How to write an app brief


7 minute read
Alumni: Charlie Harman

Alumni: Charlie Harman

Marketing Manager

Digital Insights


Any co-creational project starts with a brief. It’s the first detailed snapshot we (the developer) get of your needs, hopes and fears for your organisation’s app or experience, and it works as a springboard for further ideas and development.

The more comprehensive the brief, the better the response will be from your shortlisted candidates. While we wouldn’t expect you to have the whole app and experience set in stone, there are some top level details that you can provide us with in order for us to really understand you and your business, so that we can propose the best solution.

Here are some of the things (don’t worry, nothing too onerous) that are helpful for us to know before you kick off your build project.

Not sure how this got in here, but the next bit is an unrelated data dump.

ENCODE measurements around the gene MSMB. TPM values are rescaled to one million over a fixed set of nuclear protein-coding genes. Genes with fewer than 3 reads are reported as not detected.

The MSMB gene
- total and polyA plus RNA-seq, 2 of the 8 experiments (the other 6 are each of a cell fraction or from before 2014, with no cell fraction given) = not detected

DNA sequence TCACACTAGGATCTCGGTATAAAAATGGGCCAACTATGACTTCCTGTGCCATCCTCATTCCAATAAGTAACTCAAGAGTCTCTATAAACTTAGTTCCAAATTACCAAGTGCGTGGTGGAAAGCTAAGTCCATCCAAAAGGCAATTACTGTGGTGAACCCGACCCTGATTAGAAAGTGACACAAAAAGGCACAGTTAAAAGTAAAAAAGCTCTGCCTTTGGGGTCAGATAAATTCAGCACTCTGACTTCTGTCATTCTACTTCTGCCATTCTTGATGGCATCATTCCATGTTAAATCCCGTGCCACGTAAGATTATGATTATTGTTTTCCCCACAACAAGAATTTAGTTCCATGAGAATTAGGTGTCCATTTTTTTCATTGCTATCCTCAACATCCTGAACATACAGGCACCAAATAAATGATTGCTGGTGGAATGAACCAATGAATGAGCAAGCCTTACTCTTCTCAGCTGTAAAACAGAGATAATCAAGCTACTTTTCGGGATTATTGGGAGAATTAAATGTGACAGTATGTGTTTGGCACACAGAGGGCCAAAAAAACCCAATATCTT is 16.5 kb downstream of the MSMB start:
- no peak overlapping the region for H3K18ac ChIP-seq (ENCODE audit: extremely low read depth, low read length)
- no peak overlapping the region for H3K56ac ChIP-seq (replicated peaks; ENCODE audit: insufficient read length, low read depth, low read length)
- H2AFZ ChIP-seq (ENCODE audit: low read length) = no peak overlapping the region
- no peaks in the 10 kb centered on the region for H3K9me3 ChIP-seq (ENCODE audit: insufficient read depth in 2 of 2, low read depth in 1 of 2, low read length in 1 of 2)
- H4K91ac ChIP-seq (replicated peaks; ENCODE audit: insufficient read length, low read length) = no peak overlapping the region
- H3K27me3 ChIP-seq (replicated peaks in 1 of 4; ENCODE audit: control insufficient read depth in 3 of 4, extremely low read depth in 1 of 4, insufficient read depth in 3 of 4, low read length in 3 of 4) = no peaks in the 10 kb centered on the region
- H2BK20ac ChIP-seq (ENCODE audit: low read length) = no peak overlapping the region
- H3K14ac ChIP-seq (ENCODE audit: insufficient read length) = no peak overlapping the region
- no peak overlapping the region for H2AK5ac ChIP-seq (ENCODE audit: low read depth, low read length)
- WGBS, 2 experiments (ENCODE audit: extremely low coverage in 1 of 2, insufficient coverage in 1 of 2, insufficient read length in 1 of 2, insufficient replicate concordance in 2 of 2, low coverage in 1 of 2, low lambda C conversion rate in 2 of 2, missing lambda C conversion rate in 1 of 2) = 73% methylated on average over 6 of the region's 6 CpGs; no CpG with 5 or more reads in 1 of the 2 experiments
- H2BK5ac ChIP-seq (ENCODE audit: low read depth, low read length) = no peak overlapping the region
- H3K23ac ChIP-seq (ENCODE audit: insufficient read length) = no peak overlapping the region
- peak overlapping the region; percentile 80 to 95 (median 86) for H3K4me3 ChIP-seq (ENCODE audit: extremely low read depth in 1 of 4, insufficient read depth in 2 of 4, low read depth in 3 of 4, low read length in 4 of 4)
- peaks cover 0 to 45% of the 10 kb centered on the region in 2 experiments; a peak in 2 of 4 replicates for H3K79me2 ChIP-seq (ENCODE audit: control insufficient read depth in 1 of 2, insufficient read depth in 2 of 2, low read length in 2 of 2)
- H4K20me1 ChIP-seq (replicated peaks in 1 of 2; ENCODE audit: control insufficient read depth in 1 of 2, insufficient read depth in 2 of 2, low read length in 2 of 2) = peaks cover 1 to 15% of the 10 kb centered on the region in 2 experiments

About you

At this stage, and at every stage thereafter, we work with you in mind. Understanding who you are and what you do helps builds a picture that will inform every aspect of the process. Masses of information isn’t necessary, but it’s very helpful to have a short paragraph or two that sums your business up in your own words.

The problem

At Calvium, we love a good problem – all the best apps start with them. Clients want developers who will help them overcome a variety of obstacles – technical, practical, or cultural. Perhaps you’re experiencing a dip in visitor numbers amongst a key demographic, or maybe you have visitors galore but no direct method of communication to encourage repeat visits. Whatever the issue, understanding what they are at the outset means an agency can frame their proposals in a way that best addresses them.

Current situation